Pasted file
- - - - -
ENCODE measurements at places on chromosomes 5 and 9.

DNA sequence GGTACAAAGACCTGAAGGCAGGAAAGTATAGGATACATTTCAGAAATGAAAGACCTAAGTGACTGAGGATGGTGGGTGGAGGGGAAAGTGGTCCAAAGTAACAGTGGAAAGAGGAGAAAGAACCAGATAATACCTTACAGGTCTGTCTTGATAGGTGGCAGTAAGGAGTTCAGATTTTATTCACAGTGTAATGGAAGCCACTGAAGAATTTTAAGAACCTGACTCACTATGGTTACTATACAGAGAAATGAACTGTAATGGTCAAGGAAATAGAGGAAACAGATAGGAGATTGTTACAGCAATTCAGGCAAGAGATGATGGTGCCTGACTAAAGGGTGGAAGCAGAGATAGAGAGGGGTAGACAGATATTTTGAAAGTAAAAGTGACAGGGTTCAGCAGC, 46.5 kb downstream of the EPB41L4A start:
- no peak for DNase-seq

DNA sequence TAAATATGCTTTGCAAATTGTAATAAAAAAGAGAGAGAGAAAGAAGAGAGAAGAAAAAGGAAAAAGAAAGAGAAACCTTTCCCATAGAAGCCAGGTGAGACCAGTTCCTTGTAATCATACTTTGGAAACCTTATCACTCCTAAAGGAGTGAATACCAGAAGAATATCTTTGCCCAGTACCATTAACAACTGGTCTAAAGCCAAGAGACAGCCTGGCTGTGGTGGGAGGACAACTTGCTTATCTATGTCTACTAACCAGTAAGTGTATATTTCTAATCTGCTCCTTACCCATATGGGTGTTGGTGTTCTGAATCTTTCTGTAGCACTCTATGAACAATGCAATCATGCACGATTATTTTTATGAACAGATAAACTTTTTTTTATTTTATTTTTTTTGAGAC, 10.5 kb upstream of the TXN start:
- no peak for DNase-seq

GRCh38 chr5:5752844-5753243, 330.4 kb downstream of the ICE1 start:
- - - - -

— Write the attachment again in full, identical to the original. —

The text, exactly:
ENCODE measurements at places on chromosomes 5 and 9.

DNA sequence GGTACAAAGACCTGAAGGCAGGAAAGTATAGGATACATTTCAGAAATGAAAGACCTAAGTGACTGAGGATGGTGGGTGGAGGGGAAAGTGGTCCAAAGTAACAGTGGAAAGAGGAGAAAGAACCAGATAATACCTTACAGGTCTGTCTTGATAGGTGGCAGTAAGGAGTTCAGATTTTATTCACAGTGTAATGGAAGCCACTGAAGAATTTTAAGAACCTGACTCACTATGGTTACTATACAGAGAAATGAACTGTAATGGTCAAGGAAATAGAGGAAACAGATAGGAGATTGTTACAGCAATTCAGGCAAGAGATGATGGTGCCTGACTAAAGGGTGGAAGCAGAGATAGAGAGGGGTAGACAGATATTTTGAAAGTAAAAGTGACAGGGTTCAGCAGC, 46.5 kb downstream of the EPB41L4A start:
- no peak for DNase-seq

DNA sequence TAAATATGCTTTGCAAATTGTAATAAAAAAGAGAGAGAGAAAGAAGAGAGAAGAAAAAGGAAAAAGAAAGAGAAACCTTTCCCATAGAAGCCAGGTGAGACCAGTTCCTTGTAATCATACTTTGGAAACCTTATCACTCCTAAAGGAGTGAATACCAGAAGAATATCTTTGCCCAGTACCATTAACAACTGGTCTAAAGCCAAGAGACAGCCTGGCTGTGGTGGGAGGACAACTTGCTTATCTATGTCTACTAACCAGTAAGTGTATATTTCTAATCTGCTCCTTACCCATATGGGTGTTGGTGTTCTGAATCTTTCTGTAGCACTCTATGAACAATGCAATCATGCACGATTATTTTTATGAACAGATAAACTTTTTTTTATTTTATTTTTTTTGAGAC, 10.5 kb upstream of the TXN start:
- no peak for DNase-seq

GRCh38 chr5:5752844-5753243, 330.4 kb downstream of the ICE1 start: